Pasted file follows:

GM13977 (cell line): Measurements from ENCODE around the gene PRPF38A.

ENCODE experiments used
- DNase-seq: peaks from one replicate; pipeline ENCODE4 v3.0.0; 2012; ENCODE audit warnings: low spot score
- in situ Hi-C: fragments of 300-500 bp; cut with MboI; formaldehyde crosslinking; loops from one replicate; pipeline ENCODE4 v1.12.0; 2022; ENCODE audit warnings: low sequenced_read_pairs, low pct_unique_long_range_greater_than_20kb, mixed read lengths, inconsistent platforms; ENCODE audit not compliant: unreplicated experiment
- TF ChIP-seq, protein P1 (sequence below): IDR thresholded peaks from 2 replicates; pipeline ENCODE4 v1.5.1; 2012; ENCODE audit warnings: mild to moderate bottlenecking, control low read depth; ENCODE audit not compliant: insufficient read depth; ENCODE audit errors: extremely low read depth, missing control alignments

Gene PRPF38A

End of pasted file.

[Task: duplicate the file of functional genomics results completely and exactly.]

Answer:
GM13977 (cell line): Measurements from ENCODE around the gene PRPF38A.

ENCODE experiments used
- DNase-seq: peaks from one replicate; pipeline ENCODE4 v3.0.0; 2012; ENCODE audit warnings: low spot score
- in situ Hi-C: fragments of 300-500 bp; cut with MboI; formaldehyde crosslinking; loops from one replicate; pipeline ENCODE4 v1.12.0; 2022; ENCODE audit warnings: low sequenced_read_pairs, low pct_unique_long_range_greater_than_20kb, mixed read lengths, inconsistent platforms; ENCODE audit not compliant: unreplicated experiment
- TF ChIP-seq, protein P1 (sequence below): IDR thresholded peaks from 2 replicates; pipeline ENCODE4 v1.5.1; 2012; ENCODE audit warnings: mild to moderate bottlenecking, control low read depth; ENCODE audit not compliant: insufficient read depth; ENCODE audit errors: extremely low read depth, missing control alignments

Gene PRPF38A